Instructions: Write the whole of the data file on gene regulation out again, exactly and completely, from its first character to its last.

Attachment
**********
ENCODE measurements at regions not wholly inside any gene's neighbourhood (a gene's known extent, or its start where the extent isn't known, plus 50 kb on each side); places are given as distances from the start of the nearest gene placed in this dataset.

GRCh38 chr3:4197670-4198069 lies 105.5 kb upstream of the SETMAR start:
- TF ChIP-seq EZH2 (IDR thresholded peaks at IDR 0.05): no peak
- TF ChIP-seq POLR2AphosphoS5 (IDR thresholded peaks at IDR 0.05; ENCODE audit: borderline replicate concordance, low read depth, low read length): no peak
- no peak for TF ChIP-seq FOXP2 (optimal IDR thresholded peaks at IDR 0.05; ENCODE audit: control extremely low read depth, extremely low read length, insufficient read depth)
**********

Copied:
ENCODE measurements at regions not wholly inside any gene's neighbourhood (a gene's known extent, or its start where the extent isn't known, plus 50 kb on each side); places are given as distances from the start of the nearest gene placed in this dataset.

GRCh38 chr3:4197670-4198069 lies 105.5 kb upstream of the SETMAR start:
- TF ChIP-seq EZH2 (IDR thresholded peaks at IDR 0.05): no peak
- TF ChIP-seq POLR2AphosphoS5 (IDR thresholded peaks at IDR 0.05; ENCODE audit: borderline replicate concordance, low read depth, low read length): no peak
- no peak for TF ChIP-seq FOXP2 (optimal IDR thresholded peaks at IDR 0.05; ENCODE audit: control extremely low read depth, extremely low read length, insufficient read depth)